Thirty-two years ago, Duane Sand asked me to help him with some summer communication about a concept he hoped would become part of the 1985 Farm Bill. It would give farmers an incentive to put their most erosive acres into grassland cover for ten years. Today you know it as CRP – the Conservation Reserve Program.
In his quiet, behind-the-scenes way, Duane has always been on the forefront of fresh concepts to protect land and water. He would be the last one to draw attention to his 40-year conservation career. But I believe his story can help to inspire a new generation of conservation thinkers who might follow their own paths of innovation for the good of the cause.
I think of Duane’s brain as The Place Where Data Becomes Ideas. He tirelessly absorbs facts and proposals from places the rest of us find boring. He runs his highlighter over government documents, poll details, policy research, agency budgets. Then he connects dots. Notices opportunities. Watches trends. Identifies potential partners. He endlessly ponders, “What if…” – looking for solutions that just might give us cleaner water and healthier land.
How do you get a job doing that? With an entrepreneurial spirit, Duane created the job himself.
In 1981, just two years after Iowa Natural Heritage Foundation was formed, Duane offered to create a soil and water program for INHF — and said he’d find the funding to support it. With great courage, he left his job at the Linn County Soil and Water Conservation District and began seeking grant support for great ideas.
That was his model of working for the next three decades: matching fresh ideas with foundations who believed in the need, the ideas and in Duane’s capability. This way of working honed Duane’s foresight and his wide range of collaborating funders, partners and conservation coalitions at the local and national levels.
Duane’s first efforts convinced some major ag companies to show crop residue rather than bare soil in their ads – an important visual support for the emerging concepts of reduced tillage and no-till farming.
His consistent efforts have led to varied and impressive results on the land and in our lives. He’d be the first to say he didn’t do any of these alone — but if you follow the threads, you’ll find Duane at the heart of these conservation actions with his ideas, strategies or funding sources:
- On-farm demonstrations of reduced tillage, fertilizer or pesticide use
- CRP, WRP, sodbuster and swampbuster
- Helping landowners close agricultural drainage wells (conduits for groundwater contamination)
- Making Iowa’s Clean Water State Revolving Loan Fund available to farmers and urban users
- Passage of the Iowa Conservation Contribution Tax Credit for donations of land for conservation
- Research into sustainable state conservation funding and creation of the Iowa’s Water and Land Legacy (IWILL) legislation
- Securing Source Water Protection funding for drinking water utilities
- Helping to organize the Iowa Agriculture Mitigation Bank to help farmers comply with Swampbuster legislation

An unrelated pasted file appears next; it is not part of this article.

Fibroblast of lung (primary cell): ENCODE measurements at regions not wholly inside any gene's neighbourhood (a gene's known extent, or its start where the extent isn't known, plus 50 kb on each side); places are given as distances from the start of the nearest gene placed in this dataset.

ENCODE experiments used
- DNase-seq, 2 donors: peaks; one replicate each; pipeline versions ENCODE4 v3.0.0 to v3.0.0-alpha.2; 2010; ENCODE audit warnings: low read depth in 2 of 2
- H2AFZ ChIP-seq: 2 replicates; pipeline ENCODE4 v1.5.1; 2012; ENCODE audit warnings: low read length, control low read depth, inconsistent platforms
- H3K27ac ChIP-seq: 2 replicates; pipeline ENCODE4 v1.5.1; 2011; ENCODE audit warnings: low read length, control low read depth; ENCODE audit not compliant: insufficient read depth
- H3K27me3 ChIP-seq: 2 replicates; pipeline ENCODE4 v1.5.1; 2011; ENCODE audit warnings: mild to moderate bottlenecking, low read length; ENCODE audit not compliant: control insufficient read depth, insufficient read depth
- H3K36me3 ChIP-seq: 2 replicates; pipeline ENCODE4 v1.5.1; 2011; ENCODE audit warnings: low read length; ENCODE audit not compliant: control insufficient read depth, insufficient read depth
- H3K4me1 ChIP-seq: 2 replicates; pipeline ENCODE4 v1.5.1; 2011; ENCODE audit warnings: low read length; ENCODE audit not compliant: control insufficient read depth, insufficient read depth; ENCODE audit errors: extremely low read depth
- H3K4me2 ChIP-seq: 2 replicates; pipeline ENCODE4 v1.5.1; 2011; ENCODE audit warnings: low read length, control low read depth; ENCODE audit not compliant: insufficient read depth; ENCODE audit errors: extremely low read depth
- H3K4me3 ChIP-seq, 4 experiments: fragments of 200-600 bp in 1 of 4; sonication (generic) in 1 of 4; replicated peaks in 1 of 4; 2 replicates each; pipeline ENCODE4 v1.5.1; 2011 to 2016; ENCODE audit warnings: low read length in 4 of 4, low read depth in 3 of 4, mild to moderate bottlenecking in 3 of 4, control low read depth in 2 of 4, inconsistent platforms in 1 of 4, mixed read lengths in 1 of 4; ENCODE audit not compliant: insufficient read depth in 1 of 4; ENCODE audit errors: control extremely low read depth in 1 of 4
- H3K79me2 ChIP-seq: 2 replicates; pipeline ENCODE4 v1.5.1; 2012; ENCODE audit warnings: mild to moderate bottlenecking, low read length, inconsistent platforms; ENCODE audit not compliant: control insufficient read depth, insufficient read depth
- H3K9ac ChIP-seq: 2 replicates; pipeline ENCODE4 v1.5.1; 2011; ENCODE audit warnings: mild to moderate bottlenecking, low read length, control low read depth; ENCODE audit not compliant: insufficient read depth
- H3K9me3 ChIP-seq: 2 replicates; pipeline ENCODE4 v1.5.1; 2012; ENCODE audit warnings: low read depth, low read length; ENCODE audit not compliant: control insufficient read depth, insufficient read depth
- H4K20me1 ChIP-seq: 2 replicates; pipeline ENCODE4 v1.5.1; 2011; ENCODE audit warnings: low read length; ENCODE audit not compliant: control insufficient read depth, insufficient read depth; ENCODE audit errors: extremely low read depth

Duane has played an invaluable role in shaping INHF into the organization it is today. He gave us a unique niche in outreach regarding state environmental appropriations, federal farm policy and water quality protection. He created and coordinated diverse coalitions for policy efforts and watershed projects. On behalf of INHF, he served on the boards of the Iowa Environmental Council, the National Sustainable Agriculture Coalition, and the State Soil Conservation Committee. INHF was proud to share his knowledge and strategic brain with the conservation community.
For the past two years as INHF’s Floodplain Outreach Coordinator, Duane has focused on developing and sharing first-in-the-nation technology that supports better floodplain management. He found ways to take this modeling beyond city use, making available to rural landowners and land managers new maps that estimate future flood frequency and damage. With this knowledge, they can make management choices that hold soil in place and improve water quality while reducing their economic risks.
Duane recently retired from full-time employment with INHF, but he has contracted to continue his floodplain outreach on a part-time basis in the months ahead. This rounds out a wonderful association with INHF that has lasted nearly 34 years.
I’m glad to see Duane and his wife Marilyn enjoy more leisure time. But Duane is Duane, and the ideas and drive are still strong. I see him blossoming with a new freedom and desire to speak with people of faith about our conservation responsibilities: our need to act now out of respect for our Creator, respect for all creatures who share our world, and respect for future generations.
If you’re still reading this, and if you’d like to look back on your work for conservation with the kind of satisfaction that Duane enjoys, I hope you’ll take the inspiration of this story to heart.
How can you follow your own unique talents and drive?
How can you find like-minded people and step up your commitment?
Where can you find the opportunities and courage to do what you feel called to do?
–Anita O’Gara is glad to be a long-time co-worker of Duane Sand – and his little sister